For the past eight years, Chamseddine Marzoug, a former fisherman from the Tunisian town of Zarzis, has been burying the bodies of men, women and children drowned in the Mediterranean while attempting to reach Europe.
A former landfill outside the town of Zarzis, on Tunisia's southern coast, has provided space for giving a proper burial to the drowned migrants since the 2011 revolution.
Marked by a sign displayed in six languages, the Cemetery for the Unknown has more than 400 graves today. It has grown so full that many bodies are buried one on top of another.
A former fisherman named Chamseddine Marzoug is the one who came up with the initiative, touched by the sight of corpses starting to wash up on the shores of Zarzis back in 2004.
Walking across the makeshift cemetery for migrants, he explains why he took up the task of digging graves.
“Everybody is turning their back on these miserable people. The idea is to give then some humanity,” he explains.
Marzoug takes dead bodies from the sea, carries them to hospital for a medical report, washes and buries them. He goes to the cemetery at least three times a week for routine maintenance. He carries out his honourable mission, motivated by outrage at the fate of the mostly African migrants who die at sea when trying to cross the Mediterranean to seek a better life.
“For me, each of these graves is the same. Every grave means a wish, a dream, it's humanity for me.”
The small piece of land is crowded with unmarked graves, flowers and toys placed on top of them. The bodies of these dead migrants are neither registered nor documented, which makes it impossible to establish their identity, age or nationality.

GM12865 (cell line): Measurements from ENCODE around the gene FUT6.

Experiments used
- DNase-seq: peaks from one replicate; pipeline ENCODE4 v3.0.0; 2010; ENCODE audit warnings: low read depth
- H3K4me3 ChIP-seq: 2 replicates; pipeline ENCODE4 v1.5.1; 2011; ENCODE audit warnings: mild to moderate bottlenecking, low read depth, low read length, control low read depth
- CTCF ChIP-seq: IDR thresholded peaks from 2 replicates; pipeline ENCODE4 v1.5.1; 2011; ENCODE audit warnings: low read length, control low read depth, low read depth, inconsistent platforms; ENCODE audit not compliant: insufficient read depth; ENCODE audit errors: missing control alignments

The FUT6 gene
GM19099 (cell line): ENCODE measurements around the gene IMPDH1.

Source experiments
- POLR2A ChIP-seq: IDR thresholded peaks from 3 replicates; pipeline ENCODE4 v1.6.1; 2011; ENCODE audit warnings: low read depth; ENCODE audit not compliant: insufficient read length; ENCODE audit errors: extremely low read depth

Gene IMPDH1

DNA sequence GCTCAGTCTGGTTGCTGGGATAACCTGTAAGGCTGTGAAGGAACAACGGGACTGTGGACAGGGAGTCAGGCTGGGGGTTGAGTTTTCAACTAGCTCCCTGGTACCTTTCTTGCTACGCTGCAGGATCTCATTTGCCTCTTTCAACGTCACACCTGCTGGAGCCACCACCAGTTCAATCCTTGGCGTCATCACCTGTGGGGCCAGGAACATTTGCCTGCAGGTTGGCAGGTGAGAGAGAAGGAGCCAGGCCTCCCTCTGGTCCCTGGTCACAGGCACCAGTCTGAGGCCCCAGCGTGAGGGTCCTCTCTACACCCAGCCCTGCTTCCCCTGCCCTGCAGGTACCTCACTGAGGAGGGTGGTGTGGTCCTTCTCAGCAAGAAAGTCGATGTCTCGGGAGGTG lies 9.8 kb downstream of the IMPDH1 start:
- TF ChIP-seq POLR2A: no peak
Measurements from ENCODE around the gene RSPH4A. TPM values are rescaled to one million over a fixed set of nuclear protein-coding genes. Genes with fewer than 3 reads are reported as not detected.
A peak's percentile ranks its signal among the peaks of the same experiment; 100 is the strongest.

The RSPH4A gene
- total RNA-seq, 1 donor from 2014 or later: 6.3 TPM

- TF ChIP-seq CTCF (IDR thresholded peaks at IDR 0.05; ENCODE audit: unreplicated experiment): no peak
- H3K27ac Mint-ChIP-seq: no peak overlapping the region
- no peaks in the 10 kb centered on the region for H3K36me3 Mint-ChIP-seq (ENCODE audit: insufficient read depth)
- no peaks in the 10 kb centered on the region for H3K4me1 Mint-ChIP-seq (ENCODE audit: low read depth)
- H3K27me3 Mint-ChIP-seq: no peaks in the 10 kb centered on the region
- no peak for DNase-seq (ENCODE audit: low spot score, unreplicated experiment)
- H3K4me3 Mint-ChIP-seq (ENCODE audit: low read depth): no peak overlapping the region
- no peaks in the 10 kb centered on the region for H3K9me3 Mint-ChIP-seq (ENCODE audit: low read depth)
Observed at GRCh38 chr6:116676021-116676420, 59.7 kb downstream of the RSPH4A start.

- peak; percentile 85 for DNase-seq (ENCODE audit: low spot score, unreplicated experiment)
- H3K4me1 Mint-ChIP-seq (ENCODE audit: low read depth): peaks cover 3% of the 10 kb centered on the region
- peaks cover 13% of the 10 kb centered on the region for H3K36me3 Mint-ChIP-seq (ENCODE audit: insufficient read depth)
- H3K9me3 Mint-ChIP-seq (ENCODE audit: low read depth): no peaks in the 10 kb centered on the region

Only one grave can be seen carrying the name of “Rosemary”, a young Nigerian woman who died at sea on 27 May 2017 after struggling to fight malaria she caught six months before in Libya.
Her boyfriend, Amadine Nousa, remembered that day when the boat carrying him and his beloved with another 100 migrants capsized off the coast of Zarzis before the Tunisian navy came to their rescue.
“We spent three days at sea. Rosemary was sitting on me, shaking. Before I knew it, she closed her teeth and eyes . . . she gave up in my arms in the end,” he recounted.
One month after he recovered from the shock, Nousa went to the cemetery where he saw his girlfriend's grave.
Final resting place for those in search of a better life
Prince Dixon, a young Nigerian rescued at sea and currently hosted at a migrant foyer run by the Red Crescent in Medenine, supported the cemetery initiative, reminding us that countless migrants keep risking their lives in the search for a better life.
“It's a good idea to have a proper cemetery to give respect to these people who have lost their lives,” Dixon says. “Problems forced them to leave their countries to find a way forward for themselves and their families.”
Mongi Slim, head of the regional Red Crescent, praised Marzoug for pursuing the very difficult task of taking care of dead migrants.
“It's basically Chamseddine who has the stomach for handling this job,” Slim commented.
Reflecting on the tragic fate of thousands of people crossing the sea full of hopes, he said: “When you imagine this person left his homeland, bound for Europe, with many dreams and plans. But this is how he ends his journey . . . half of a body, a maimed or disfigured individual. It really hurts”
As corpses keep washing ashore, Marzoug continues to give them dignity. He now plans to set up a new cemetery nearby to provide more space for the graves.